Global CO2 Emissions Hit a Record High Last Year. These Countries Are to Blame

They decreased in some parts of the world, but the U.S. is still a prime offender.
April 22, 2019, 12:00 PM UTC
China Nantong Energy's coal-fired power station in Jiangsu Province, China. Feature China/Barcroft Media via Getty Images
Feature China/Barcroft Media via Getty Images

Despite increased calls to reduce global emissions in light of climate change, energy-related carbon dioxide emissions worldwide went up by 1.7% last year, hitting a record high, according to the International Energy Agency. It’s the largest rate of growth seen since 2013. While emissions declined in Europe, they were up in big economies like the U.S., China, and India. Coal, especially in Asia, played a significant role in the increase. At the same time, it’s worth noting that according to 2017 data, the U.S. still produces twice as much carbon dioxide per capita as China and nearly nine times as much as India, highlighting the increased environmental impact of a higher standard of living. All of this means the Paris climate agreement’s goal of limiting global temperature increase to 1.5° C could be a pipe dream if energy use worldwide doesn’t change.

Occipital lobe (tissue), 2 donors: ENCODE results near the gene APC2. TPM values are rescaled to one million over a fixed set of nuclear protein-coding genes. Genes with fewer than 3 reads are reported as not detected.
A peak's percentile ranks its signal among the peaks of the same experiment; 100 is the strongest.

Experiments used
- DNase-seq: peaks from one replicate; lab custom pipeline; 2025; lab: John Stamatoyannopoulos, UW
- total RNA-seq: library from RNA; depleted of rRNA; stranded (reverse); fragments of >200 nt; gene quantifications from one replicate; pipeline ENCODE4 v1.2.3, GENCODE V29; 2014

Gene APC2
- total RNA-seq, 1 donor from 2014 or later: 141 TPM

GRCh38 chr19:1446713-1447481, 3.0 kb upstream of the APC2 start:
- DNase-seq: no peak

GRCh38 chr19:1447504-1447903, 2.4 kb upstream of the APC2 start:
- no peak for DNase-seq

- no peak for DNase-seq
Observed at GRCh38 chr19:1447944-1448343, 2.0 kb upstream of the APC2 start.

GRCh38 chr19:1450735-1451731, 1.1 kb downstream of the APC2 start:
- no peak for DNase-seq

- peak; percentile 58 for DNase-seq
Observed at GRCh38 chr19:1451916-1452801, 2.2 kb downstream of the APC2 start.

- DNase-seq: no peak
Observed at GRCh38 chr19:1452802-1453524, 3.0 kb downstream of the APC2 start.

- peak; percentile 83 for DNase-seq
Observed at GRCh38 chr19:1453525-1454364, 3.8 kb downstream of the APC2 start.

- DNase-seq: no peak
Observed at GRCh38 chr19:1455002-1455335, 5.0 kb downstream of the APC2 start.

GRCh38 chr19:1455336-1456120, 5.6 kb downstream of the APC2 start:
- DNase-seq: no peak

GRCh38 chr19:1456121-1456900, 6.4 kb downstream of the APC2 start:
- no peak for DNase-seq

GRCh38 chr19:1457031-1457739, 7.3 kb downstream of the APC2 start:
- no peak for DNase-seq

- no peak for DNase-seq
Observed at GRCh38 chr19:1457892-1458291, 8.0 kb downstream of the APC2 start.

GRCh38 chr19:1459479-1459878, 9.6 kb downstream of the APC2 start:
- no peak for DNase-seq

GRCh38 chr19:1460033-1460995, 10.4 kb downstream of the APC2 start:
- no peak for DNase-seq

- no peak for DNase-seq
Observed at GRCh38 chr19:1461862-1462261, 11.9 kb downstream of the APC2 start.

A version of this article appears in the May 2019 issue of Fortune with the headline “Global Carbon Dioxide Emissions Increased in 2018.”